There have been concerns about Chinese government's foreign investment policy ever since the State Council announced the formal establishment of the national security review ("NSR") regime in China.  At a press conference of the Fourth Session of the 11th National People's Congress held on March 7, 2011, China's Minister of Commerce Chen Deming reiterated that China's "opening-up" policy will remain unchanged.  According to Chen, whereas China is in the process of further opening up to the world, introducing the NSR regime ensures that national security concerns will be addressed in a transparent manner and it is in line with international practice. 

The NSR regime is not particular to China.  The United States first instituted the NSR process in the 1980s.  Other jurisdictions, such as Australia, Germany, Canada, also have similar processes (see our article entitled More on China's national security review regime - the American regime vs the Chinese regime).  Through our research, we find that during the past few years, the following contemplated outbound investments by Chinese companies underwent the NSR process:

Year

Transaction

Host Country

National Security Issues Considered

Result

2005

Proposed acquisition of Unocal by China National Offshore Oil Corporation (CNOOC)

US

Potential control of a major energy resource by China

Deal withdrawn by the parties

2007

Proposed acquisition of 3Com Corp by Bain Capital and Huawei Technologies

US

3Com subsidiaries supplies internet security solutions to many US governments

Deal withdrawn by the parties

2009

Proposed acquisition of Firstgold Corp by China Northwest Non-Ferrous International Investment Company

US

Proximity of target property to US military installations

Deal withdrawn by the parties

2009

Proposed acquisition of Western Plains Resources Ltd's (WPG) iron ore project in South Australia by Wuhan Iron and Steel Group

Australia

Proximity of target property to Australian military base

Deal approved after restructuring

2009

Proposed acquisition of OZ Minerals by China Minmetals Corporation

Australia

Proximity of target property to Australian military base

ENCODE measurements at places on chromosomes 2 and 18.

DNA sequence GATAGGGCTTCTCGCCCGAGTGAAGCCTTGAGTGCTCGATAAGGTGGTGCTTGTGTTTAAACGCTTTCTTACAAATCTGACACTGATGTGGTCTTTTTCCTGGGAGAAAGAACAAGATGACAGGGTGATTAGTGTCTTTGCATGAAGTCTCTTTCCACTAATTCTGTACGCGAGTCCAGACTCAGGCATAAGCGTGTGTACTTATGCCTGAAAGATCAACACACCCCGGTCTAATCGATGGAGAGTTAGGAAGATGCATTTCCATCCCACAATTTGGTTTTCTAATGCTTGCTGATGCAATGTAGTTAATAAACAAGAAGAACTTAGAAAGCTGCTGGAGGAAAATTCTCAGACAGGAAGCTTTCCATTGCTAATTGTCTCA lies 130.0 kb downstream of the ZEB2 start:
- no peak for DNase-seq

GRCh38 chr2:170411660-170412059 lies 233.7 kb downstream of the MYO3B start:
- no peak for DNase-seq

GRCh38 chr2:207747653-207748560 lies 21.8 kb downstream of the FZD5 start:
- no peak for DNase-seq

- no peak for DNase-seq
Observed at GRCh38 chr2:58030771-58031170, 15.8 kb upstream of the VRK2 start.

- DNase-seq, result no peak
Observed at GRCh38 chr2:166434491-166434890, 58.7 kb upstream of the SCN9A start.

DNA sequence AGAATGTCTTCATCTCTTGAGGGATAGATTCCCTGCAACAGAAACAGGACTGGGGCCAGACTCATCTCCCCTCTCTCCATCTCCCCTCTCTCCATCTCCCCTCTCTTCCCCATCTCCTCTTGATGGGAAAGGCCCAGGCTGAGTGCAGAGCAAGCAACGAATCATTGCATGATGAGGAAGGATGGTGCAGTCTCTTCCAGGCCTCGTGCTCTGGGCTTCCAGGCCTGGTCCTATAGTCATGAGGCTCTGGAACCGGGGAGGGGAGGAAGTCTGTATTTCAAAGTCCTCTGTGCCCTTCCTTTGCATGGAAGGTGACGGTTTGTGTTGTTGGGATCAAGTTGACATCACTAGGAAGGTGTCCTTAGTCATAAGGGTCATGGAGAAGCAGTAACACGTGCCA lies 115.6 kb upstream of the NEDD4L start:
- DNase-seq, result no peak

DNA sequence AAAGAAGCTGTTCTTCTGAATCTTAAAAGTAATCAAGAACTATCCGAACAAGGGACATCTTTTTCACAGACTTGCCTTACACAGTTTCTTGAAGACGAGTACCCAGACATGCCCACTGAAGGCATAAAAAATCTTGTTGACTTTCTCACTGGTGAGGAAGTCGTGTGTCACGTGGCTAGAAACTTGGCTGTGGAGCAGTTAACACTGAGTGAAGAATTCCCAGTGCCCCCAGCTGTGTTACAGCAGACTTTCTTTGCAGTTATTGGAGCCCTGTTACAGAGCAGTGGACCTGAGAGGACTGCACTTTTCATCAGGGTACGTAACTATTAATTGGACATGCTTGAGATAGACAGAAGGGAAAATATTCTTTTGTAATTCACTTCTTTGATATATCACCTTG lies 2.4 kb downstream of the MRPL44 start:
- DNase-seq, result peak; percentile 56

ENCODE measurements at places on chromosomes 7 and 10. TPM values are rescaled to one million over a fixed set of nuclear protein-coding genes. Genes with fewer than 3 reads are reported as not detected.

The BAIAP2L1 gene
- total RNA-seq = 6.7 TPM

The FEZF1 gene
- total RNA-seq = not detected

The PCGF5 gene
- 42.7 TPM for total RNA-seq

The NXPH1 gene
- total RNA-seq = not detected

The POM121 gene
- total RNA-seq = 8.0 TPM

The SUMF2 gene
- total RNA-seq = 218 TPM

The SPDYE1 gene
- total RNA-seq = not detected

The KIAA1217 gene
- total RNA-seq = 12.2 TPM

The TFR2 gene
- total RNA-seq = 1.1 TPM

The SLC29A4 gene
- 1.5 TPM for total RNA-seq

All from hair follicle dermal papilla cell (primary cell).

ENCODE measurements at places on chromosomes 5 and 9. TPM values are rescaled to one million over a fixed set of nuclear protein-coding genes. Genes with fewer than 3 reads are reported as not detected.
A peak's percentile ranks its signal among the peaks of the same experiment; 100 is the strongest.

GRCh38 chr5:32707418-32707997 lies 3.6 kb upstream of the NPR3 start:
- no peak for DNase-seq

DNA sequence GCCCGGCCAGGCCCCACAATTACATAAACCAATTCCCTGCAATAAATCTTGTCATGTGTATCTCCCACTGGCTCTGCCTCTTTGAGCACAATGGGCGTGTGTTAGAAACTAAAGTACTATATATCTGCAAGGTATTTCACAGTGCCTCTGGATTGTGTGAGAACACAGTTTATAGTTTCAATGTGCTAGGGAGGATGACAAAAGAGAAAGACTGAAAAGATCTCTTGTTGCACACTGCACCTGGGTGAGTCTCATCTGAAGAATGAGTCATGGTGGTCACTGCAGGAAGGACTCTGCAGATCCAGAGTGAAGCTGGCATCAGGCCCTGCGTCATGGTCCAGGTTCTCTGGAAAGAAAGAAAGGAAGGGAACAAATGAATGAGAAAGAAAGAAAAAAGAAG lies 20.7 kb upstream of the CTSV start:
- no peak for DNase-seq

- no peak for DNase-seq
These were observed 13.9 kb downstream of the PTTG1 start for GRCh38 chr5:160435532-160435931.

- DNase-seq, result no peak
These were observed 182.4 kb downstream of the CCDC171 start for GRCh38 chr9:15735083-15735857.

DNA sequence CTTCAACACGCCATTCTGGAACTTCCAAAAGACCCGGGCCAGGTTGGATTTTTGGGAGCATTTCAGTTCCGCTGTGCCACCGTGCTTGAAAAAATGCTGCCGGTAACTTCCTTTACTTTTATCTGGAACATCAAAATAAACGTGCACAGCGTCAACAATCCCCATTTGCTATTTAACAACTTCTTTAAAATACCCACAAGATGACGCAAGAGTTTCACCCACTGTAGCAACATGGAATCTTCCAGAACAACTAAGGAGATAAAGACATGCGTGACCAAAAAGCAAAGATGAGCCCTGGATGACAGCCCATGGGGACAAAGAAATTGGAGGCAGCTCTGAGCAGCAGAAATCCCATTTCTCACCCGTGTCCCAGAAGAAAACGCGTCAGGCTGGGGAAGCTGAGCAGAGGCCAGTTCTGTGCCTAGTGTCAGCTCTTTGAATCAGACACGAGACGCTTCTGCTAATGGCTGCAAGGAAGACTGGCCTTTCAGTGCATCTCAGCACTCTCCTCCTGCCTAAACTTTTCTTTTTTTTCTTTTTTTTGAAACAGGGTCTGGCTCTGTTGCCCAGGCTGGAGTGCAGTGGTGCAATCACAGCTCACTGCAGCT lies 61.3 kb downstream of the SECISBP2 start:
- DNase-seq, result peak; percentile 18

Deal approved after restructuring

2010

Proposed acquisition of 60% equity in Emcore's fiber optic business by Tangshan Caofeidian Investment Corporation

US

Sensitivity of the fiber optic business

Deal withdrawn by the parties

2010

Acquisition of assets and technology of San Francisco-based 3Leaf by Huawei Technologies

US

Likely transfer of advanced computing technology to China

Deal withdrawn by the parties

 

We have two observations to the above list.  First, the above list is by no means exhaustive.  We notice that in the annual reports the Committee on Foreign Investment of the United States ("CFIUS") filed to the US Congress, there are altogether 14 applications filed with CFIUS by Chinese acquirers from 2005 to 2009.  However, since the CFIUS review process is confidential, the reports only provide aggregated data by country and sector.
 
Second, a transaction scrutinized for national security concerns may nevertheless be approved if the structure of the transaction is modified to the extent that such concerns are eliminated.  For example, the proposed acquisition of OZ Minerals by China Minmetals Corporation was eventually approved by the Australian government after the parties submitted a revised proposal, excluding one of OZ Minerals' key mines, which caused the national security concern due to its proximity to Australian military facilities.

The content of this article is intended to provide a general guide to the subject matter. Specialist advice should be sought about your specific circumstances.